The Capricorn Group - the holding company of Bank Windhoek - says it has no immediate plans to invest in other countries in the region outside Namibia, Botswana and Zambia.
In an interview with the Windhoek Observer in Gaborone, Botswana last week, Group Managing Director, Thinus Prinsloo, said considering the current sluggish economy across southern Africa, the group will only make calculated expansion plans.
“This is not the best time to take the leap of faith; it’s going to be more calculated. We don’t see an active pursuit into other countries. It’s really about gaining control of what we have and making sure that the growth is sustainable,” Prinsloo said.
In the financial year ended 30 June 2018, the group’s normalised total comprehensive income decreased by 5.5 percent, compared to the year ended 30 June 2017.
The decrease reflected the challenging economic conditions, but was largely caused by the disappointing results of the Zambian operations.
Prinsloo said as part of measures to make the Zambian operation profitable, the whole top management of its Zambian subsidiary, Covmont Bank, was replaced.
He believes the Zambian bank will take time to build to profitable levels.
“It is long term play,” Prinsloo said.
“The budget (for Covmont) that we have approved for this year is at least break even and they are on budget so far; it looks very positive. The growth potential in Zambia is significant. They have a population of 15 million. We have hardly penetrated that market. If we can get our game right, the growth potential there for us is significant and that is what we are banking on.”
Bank Gaborone, which has been in operation for 12 years, performed fairly well in the financial year ended 30 June.
It contributed six percent to the group’s profit after tax, compared to a four percent contribution in 2017.
Responding to a question on the lessons learned from the Botswana operations, which the group started from scratch, Prinsloo said, “One of the advantages of a green field operation was that chances of succeeding are better because there is control and right management from day one of the operation.
“It’s a lot harder to change management in an existing operation. Second one is about liquidity; you forget the lessons that you learned 20 years ago, when you go to a new operation. Market liquidity is the make or break of any bank.”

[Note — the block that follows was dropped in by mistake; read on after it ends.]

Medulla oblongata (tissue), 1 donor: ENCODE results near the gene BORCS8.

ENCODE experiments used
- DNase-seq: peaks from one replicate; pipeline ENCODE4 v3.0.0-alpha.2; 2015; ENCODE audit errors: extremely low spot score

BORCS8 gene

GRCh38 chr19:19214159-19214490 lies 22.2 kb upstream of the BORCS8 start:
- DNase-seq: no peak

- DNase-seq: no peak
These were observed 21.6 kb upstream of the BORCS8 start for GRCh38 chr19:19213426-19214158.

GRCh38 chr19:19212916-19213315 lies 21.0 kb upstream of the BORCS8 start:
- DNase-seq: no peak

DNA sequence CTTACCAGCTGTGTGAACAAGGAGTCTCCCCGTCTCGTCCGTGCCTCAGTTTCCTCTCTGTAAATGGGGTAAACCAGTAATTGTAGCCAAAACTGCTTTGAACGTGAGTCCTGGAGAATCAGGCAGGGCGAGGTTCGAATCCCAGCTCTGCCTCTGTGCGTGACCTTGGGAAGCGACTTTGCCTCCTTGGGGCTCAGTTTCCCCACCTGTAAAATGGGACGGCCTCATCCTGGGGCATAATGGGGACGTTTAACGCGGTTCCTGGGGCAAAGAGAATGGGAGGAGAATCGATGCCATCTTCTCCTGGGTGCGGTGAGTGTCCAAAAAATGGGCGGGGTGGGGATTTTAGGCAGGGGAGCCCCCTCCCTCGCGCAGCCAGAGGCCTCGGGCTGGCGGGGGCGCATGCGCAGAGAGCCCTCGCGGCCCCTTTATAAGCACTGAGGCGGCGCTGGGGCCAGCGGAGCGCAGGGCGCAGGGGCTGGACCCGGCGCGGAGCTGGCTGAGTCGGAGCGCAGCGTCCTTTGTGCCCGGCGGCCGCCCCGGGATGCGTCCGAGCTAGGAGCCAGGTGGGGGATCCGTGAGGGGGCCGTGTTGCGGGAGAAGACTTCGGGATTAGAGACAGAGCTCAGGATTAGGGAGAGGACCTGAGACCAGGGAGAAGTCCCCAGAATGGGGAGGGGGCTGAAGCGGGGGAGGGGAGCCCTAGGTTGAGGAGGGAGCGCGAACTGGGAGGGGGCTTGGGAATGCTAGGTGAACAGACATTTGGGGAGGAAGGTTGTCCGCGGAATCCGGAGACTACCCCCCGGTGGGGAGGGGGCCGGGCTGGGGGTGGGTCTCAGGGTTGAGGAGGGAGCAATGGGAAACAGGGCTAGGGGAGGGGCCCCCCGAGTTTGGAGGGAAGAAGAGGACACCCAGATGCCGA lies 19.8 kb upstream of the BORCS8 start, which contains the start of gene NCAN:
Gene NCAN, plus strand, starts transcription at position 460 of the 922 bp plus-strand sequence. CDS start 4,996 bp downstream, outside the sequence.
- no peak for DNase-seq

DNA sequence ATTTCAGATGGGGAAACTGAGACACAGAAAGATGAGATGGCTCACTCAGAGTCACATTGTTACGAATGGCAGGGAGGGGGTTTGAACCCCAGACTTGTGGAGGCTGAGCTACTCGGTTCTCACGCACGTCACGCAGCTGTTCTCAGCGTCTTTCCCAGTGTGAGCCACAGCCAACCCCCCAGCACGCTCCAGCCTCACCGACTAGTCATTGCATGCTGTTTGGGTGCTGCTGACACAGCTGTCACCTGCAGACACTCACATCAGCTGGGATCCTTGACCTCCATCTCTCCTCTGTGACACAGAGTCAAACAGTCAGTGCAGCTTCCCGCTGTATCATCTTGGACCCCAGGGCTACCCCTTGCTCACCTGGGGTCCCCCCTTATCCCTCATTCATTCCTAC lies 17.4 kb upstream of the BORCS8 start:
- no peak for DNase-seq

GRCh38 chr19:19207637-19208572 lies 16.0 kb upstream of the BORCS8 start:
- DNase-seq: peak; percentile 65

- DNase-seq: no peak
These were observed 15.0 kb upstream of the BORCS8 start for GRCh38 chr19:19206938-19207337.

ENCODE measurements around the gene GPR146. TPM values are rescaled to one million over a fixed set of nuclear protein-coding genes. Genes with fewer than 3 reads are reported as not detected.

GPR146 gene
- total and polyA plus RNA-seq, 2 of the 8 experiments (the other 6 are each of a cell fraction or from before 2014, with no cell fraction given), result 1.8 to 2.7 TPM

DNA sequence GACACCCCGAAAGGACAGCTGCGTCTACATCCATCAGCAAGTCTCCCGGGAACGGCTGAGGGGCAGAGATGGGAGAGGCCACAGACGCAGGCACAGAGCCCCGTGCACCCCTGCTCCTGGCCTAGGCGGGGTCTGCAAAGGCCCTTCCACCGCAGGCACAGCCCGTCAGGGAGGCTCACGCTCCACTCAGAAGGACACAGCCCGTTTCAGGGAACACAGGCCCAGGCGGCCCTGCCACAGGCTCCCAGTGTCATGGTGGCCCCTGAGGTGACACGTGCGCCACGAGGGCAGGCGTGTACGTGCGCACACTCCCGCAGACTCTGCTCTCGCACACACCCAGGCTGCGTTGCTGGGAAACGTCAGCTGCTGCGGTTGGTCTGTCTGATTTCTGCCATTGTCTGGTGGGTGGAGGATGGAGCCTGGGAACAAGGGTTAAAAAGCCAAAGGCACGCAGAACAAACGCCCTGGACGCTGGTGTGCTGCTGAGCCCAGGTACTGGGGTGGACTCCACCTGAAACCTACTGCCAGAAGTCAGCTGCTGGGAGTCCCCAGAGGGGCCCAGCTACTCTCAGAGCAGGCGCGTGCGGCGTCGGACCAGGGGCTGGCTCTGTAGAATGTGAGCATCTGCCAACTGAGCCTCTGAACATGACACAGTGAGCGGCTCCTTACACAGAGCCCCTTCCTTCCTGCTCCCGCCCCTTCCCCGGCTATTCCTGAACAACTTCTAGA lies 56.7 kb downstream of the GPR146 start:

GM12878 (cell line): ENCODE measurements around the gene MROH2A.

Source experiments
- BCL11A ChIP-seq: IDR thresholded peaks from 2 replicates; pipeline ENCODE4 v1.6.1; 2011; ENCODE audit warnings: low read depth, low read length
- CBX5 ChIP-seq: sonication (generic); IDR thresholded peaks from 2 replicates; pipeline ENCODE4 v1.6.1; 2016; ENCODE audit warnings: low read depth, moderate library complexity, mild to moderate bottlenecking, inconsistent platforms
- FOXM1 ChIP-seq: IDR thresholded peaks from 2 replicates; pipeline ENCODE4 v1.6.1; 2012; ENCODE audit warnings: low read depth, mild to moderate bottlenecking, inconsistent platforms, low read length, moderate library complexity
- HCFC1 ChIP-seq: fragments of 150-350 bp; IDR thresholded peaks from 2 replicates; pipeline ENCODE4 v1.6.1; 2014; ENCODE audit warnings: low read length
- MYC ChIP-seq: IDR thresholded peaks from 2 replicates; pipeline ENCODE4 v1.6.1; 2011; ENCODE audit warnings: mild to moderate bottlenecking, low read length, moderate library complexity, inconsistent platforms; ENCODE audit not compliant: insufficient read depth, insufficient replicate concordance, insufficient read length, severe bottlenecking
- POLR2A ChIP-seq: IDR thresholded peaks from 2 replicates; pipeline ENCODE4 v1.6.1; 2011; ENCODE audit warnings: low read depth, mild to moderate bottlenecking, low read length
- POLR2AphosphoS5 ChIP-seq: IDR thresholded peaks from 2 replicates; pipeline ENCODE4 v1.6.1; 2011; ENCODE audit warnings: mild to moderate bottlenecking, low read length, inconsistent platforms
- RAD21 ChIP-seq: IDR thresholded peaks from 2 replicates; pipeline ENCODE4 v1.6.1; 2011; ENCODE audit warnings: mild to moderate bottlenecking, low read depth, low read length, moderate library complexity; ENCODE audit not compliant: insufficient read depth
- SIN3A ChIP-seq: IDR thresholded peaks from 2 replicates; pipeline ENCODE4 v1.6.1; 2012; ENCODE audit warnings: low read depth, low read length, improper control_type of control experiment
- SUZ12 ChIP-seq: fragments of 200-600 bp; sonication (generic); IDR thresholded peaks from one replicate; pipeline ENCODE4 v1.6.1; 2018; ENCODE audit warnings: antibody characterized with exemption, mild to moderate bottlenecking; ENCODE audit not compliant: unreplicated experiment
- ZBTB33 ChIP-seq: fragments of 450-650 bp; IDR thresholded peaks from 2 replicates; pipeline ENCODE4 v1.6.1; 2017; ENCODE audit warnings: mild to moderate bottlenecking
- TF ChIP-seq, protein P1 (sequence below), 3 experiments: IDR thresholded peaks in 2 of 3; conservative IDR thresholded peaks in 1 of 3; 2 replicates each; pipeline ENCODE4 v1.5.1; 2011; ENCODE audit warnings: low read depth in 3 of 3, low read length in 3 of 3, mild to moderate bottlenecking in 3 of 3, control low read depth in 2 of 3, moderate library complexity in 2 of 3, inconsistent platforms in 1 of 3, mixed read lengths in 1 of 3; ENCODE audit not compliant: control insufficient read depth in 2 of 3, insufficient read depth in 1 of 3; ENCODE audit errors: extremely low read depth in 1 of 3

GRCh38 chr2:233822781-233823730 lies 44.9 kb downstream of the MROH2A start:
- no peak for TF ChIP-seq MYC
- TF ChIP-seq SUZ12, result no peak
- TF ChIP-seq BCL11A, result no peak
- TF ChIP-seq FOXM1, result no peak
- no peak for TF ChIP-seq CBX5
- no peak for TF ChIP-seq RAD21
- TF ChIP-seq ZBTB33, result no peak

He said investing outside Namibia was a ‘brave’ decision, given the different economic and regulatory environments.
“If you look at the other countries in the region, it’s a brave thing to go there; even South Africa is in recession again. The markets are tough everywhere. You really have to make sure that you have the right strategy.”
Prinsloo said the group is proud of its achievements in Botswana although the road has not been easy.
Sybrand Coetzee, the Managing Director of Bank Gaborone, said the advantage of the bank to Namibian companies is that they will have a point of contact, with no need to establish new relationships in Zambia and Botswana
“We can offer that one-stop-shop and a one point of contact that can assist with cross border banking.”
Coetzee sees a lot of potential for Bank Gaborone, especially considering the country wants to diversify its dependence on diamond mining.
“Our focus is on the next layer of industries that will diversify the economy. So this means your tourism and agriculture industries,” he said.
Last week, Bank Gaborone opened a new head office in Gaborone’s central business district, which was opened by Botswana’s Vice President, Slumber Tsogwane.
Speaking during the ceremony, Prinsloo said since listing on the Namibian Stock Exchange five years ago, the group has recorded a 96.9 percent growth in its share price, a compounded annual growth rate in profit after tax of 13.6 percent, N$1.3 billion paid out in dividends and a 130 percent total return per share.
In the financial year ended 30 June, the group increased its shareholding in Capricorn Investment Holdings Botswana, which is the holding company of Bank Gaborone, with 15.6 percent to 84.3 percent.
The roots of the Capricorn Group dates back to 36 years ago when a group of Namibian entrepreneurs identified the need for a Namibian bank.
Capricorn is a diversified financial services group and its operations are primarily focused on banking, wealth and asset management insurance, and microfinance.